A lot of Jim's falls on stage were just that, staged. When the show wasn't working his way he'd throw fits like that, read up.

They didn't care about selling records? How in God's name do you explain "Hello, I Love You"?? That is a money-making song, there's no getting around it.

--

pfflam:

If you want to look at it as formulaic then what band isn't easily copied?
The Beatles are simpletons as were using your logic.

---

And also, those who think Pearl Jam is a joke and Bob Dylan is God. Guess who Bob asked to sing "Masters of War" at his 30th Anniversary concert celebration?
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post #44 of 108
heh. Read up on the Doors eh? cool. heh. Anything you can recommend? I've probably already got it (probably got it when I was about your age - not being condescending) but I'd like to know what you recommend.

Yeah. You could call Jims falls staged. He sure as hell threw fits when things weren't going his way. I never said he didn't. I'm just saying it wasn't choreographed. Jim was a big ass vying for attention once they started getting a little fame. Doing something because it gets a certain reaction is not unique to morrison.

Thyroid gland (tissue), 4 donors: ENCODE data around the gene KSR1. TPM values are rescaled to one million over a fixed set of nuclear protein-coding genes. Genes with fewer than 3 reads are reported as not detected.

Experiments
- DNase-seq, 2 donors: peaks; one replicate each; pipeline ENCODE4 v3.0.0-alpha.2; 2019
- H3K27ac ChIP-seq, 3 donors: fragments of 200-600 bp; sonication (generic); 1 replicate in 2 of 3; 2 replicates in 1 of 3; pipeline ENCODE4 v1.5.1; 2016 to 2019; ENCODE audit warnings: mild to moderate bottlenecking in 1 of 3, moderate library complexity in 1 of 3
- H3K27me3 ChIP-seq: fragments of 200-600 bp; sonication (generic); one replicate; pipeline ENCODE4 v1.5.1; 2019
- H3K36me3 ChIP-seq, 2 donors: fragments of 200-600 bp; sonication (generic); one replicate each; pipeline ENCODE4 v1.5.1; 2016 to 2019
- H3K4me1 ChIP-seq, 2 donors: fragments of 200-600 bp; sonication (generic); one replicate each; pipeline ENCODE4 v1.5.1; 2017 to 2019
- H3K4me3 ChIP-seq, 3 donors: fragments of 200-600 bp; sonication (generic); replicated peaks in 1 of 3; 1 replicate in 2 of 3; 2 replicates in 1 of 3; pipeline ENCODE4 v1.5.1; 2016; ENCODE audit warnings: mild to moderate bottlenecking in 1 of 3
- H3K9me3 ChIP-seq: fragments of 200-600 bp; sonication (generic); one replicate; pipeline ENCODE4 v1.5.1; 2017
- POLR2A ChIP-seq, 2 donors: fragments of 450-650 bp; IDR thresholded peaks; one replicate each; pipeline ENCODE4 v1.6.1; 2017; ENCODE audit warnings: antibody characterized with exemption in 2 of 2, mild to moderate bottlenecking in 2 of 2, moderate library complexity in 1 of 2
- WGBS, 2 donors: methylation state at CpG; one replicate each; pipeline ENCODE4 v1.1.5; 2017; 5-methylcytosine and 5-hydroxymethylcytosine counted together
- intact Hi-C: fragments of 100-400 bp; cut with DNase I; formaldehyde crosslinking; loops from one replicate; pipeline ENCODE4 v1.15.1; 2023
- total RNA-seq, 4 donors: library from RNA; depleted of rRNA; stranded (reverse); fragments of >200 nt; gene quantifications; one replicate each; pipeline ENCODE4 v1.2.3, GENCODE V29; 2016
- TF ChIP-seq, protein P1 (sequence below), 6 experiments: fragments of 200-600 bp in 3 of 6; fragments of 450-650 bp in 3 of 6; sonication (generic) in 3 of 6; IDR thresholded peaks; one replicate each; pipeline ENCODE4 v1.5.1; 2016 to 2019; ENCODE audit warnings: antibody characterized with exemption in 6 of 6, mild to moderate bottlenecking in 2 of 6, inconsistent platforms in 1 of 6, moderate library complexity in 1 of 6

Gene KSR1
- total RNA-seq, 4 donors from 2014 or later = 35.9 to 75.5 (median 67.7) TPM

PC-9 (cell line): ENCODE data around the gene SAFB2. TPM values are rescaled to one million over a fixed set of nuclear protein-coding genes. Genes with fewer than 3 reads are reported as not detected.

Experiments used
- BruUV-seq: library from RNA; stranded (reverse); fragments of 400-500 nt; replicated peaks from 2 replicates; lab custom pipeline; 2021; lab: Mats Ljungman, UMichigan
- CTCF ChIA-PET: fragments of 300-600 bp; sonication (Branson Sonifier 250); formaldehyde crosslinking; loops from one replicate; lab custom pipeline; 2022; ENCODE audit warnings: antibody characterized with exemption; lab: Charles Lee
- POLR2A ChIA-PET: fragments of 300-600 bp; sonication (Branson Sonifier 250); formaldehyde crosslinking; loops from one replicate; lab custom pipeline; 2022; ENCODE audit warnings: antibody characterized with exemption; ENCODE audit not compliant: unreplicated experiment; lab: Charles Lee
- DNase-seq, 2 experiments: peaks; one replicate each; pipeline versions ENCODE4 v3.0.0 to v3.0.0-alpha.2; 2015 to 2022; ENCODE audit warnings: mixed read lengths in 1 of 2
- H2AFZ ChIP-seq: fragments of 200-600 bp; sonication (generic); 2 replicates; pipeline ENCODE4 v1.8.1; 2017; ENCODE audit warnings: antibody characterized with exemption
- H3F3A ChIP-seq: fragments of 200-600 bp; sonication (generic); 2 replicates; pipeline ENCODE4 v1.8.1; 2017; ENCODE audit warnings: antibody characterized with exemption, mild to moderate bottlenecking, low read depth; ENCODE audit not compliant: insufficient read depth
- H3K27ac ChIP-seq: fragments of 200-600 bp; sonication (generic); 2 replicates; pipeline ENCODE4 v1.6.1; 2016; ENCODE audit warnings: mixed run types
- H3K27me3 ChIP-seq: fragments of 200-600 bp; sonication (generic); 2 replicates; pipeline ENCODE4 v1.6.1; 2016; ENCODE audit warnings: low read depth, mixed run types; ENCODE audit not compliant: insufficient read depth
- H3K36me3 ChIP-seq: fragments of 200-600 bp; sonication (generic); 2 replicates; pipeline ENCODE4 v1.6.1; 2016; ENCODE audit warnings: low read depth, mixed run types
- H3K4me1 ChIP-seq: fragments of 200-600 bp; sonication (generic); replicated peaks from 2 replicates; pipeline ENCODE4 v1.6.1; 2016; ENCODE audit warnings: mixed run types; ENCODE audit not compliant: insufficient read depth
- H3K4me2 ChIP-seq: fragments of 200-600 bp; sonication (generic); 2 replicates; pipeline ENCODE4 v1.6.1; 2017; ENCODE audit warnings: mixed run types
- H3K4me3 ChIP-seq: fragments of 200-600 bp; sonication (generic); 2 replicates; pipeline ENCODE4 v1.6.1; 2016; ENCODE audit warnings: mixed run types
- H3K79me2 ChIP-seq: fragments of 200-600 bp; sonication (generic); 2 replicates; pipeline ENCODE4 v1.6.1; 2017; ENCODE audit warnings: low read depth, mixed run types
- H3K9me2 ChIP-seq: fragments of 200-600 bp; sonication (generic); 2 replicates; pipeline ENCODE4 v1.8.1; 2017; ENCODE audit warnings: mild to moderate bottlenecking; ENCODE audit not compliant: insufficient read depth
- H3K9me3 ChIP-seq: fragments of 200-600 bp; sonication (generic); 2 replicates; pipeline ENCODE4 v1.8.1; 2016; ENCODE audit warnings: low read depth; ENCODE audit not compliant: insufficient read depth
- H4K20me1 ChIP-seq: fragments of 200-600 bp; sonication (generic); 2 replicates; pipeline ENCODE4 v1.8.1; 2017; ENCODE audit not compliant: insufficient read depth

Look at Ozzy and his taste for animal heads.

However, being a drunken ass and throwing fits does not a boy band make. I'm not worshipping Jim here either, I'm just saying the doors weren't a choreographed boy band put together by a corporate pig to sell records to teeny girls. Although teeny bop girls did of course buy Doors records. Hello I love you was definitely single material. How do you explain the records that came after which didn't sell or even have a hit single?

And you can't say Jim didn't have real drug and alcohol problems.

KISS was more of a boy band than the doors.

Bob Dylan is definitely cool. No doubt about that. But, I wonder how many have heard of/listened to Ramblin Jack Elliot or Woody Guthrie?